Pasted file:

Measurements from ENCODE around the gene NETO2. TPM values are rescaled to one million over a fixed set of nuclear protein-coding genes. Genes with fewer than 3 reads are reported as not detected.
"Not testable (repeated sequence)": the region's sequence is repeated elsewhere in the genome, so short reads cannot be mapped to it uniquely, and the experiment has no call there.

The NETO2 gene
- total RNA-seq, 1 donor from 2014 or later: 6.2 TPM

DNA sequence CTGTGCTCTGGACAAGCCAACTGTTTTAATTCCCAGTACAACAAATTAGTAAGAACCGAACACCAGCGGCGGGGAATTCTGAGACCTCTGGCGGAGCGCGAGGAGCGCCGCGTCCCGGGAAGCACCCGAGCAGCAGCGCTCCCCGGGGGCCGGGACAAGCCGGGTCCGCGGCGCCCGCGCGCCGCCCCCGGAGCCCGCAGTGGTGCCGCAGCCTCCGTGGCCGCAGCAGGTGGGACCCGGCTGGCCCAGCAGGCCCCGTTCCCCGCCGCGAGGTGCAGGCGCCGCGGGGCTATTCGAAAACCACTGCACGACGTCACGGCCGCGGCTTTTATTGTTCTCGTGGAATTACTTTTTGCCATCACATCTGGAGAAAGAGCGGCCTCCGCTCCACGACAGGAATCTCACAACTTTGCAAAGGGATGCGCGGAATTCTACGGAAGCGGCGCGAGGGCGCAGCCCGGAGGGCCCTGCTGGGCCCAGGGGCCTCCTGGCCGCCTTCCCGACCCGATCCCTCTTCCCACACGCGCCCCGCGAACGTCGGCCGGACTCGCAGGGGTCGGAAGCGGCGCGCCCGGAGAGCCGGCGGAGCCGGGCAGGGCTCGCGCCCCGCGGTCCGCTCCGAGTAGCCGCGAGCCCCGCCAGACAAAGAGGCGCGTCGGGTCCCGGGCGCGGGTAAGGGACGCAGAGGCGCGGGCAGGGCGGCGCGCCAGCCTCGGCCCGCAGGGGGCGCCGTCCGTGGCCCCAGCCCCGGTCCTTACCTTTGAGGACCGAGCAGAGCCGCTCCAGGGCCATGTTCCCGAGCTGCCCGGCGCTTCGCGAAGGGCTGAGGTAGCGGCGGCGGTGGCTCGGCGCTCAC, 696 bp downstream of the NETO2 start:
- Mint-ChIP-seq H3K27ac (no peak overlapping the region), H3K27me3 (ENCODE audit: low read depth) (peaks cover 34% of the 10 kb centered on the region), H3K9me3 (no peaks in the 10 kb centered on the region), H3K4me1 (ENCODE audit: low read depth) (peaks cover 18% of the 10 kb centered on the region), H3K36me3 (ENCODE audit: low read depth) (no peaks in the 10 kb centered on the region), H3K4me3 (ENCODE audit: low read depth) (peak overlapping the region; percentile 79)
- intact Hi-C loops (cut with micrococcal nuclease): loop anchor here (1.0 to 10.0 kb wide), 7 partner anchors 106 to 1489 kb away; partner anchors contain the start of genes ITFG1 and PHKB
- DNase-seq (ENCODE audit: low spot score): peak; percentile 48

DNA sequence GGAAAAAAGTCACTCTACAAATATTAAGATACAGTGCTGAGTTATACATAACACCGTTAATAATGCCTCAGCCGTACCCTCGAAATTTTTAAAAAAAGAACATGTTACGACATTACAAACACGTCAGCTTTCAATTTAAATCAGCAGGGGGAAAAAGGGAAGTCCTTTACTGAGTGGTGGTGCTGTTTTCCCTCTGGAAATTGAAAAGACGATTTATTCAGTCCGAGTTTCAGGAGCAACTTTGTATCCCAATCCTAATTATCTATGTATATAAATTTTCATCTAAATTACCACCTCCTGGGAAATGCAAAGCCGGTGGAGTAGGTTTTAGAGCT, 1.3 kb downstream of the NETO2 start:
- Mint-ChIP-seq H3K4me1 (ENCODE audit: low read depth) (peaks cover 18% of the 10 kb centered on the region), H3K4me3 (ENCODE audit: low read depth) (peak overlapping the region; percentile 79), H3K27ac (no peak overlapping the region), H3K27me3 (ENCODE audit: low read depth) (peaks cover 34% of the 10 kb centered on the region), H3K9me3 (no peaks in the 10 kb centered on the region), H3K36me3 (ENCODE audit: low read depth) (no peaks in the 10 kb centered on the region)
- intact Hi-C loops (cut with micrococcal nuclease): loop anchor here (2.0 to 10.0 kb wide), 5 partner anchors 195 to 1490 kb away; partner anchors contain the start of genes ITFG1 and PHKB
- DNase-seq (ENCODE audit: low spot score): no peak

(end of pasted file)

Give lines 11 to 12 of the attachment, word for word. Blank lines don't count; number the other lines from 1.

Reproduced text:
- intact Hi-C loops (cut with micrococcal nuclease): loop anchor here (2.0 to 10.0 kb wide), 5 partner anchors 195 to 1490 kb away; partner anchors contain the start of genes ITFG1 and PHKB
- DNase-seq (ENCODE audit: low spot score): no peak